- Speech impediments
- Breathing issues
- Chewing issues
- Damage to their teeth and gums
- Painful bite and chewing
- Changes to their face
We assess your child’s bite at their regular checkups to look for issues before they develop.
What treatment is available for buck teeth?
Only cases of severe overbite require treatment. However, it is not uncommon for people with buck teeth or even a slight overbite to choose cosmetic treatments to improve their smile’s appearance. The common buck teeth treatments are based on tooth size, jaw shape and bite type. Typical treatment plans include:
This is the most common treatment. Usually recommended in childhood or teens, traditional wire braces use metal brackets and wires to reposition the teeth to create a straight smile and improve the bite. Adults who were not given braces as a child often seek out braces for cosmetic reasons.
2. Braces and extractions
For those with crowding issues, tooth extraction in hand with braces is often required. This allows more room for the remaining teeth to be manipulated into the ideal position.
3. Palate expansion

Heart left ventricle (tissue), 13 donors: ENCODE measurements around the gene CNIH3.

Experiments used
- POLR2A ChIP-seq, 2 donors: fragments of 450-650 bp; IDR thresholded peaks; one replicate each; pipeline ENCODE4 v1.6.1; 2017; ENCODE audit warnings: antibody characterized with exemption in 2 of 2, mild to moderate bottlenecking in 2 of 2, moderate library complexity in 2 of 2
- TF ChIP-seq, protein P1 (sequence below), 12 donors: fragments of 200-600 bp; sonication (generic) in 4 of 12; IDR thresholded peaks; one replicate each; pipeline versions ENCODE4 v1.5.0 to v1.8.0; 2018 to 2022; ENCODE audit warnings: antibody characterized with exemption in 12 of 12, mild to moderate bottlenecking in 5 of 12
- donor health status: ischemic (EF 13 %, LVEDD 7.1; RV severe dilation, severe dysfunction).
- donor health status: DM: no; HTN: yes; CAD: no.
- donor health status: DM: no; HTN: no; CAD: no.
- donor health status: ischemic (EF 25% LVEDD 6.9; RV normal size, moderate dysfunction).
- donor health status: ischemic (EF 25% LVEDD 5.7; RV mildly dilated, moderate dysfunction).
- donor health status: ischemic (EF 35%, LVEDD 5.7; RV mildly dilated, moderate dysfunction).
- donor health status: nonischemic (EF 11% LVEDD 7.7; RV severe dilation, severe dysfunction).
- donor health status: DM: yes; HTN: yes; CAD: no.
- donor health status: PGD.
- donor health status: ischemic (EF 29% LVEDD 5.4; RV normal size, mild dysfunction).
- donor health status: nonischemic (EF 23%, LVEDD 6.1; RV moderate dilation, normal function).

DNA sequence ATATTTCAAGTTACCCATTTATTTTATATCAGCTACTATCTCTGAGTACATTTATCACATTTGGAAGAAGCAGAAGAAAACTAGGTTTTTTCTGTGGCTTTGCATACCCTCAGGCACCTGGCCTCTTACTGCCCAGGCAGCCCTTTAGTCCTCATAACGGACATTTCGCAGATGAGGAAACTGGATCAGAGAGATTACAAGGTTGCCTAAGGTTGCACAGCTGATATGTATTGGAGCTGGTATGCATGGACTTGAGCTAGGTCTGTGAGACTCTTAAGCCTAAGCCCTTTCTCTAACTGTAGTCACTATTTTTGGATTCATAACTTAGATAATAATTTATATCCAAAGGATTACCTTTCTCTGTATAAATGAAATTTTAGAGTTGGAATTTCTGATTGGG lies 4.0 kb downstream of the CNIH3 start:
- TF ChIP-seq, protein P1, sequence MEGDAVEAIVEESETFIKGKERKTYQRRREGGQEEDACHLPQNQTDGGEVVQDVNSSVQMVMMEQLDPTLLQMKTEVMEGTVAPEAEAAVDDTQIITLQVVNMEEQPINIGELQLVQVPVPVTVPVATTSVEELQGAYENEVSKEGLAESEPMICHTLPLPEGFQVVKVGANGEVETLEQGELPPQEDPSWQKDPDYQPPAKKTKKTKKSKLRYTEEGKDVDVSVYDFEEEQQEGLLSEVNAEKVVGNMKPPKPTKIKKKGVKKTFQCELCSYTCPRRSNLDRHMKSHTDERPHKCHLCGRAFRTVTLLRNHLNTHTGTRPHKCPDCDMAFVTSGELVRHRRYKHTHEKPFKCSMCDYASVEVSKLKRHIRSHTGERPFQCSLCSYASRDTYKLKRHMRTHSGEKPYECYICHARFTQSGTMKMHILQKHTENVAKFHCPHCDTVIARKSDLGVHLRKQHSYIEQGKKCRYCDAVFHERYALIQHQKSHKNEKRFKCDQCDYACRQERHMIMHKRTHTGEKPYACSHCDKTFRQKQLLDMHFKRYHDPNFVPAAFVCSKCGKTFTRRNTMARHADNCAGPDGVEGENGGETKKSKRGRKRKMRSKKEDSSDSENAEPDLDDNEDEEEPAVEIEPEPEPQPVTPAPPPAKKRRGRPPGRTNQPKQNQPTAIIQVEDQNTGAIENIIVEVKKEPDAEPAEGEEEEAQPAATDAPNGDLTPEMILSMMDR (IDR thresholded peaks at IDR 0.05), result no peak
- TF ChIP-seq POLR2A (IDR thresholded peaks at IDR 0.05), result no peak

This treatment is used for children or teens with a smaller upper jaw. If the jaw is unable to accommodate adult teeth, an appliance can help expand the palate to make more room. Two “palatal expanders” are affixed to the upper molars, which are then adjusted gradually using an expansion screw. This slowly widens the palate into the ideal position.
These invisible braces use a series of clear, plastic aligners to ease teeth into the proper position instead of wires and metal brackets. Invisalign braces consist of removable aligners replaced at home every two weeks or so. The aligners are customized to your child’s teeth and require very few dental appointments.
5. Jaw surgery
In severe cases, “Orthognathic” surgery is required. However, this is performed on adults once growing has stopped. The surgery corrects issues between the lower and upper jaws for an improved bite.
Are there any natural at-home treatments for buck teeth?
Simply put, no. Only a dental professional can correct issues related to buck teeth. The best ‘natural’ treatment is prevention and good oral habits during your developing years.
Do I have to have buck teeth treated?
Many people are perfectly happy living with an overbite. If we determine there are no risks associated with buck teeth, your child can enjoy oral health for life. However, there are a few steps you can take to help keep your child’s teeth healthy:
- Practice good oral hygiene: brushing twice daily and flossing
- Have regular dental checkups so we can keep an eye on things
- Use a mouth guard during sleep if we determine your child has tongue-thrust
- Use a custom mouthguard when participating in high-impact sports.
While buck teeth can be embraced as a unique look if they lead to discomfort or potential dental issues, it is always best to proceed with the recommended treatment. Your child might also find they are not happy with the look of their teeth. You can decide together if braces or Invisalign treatment is an option.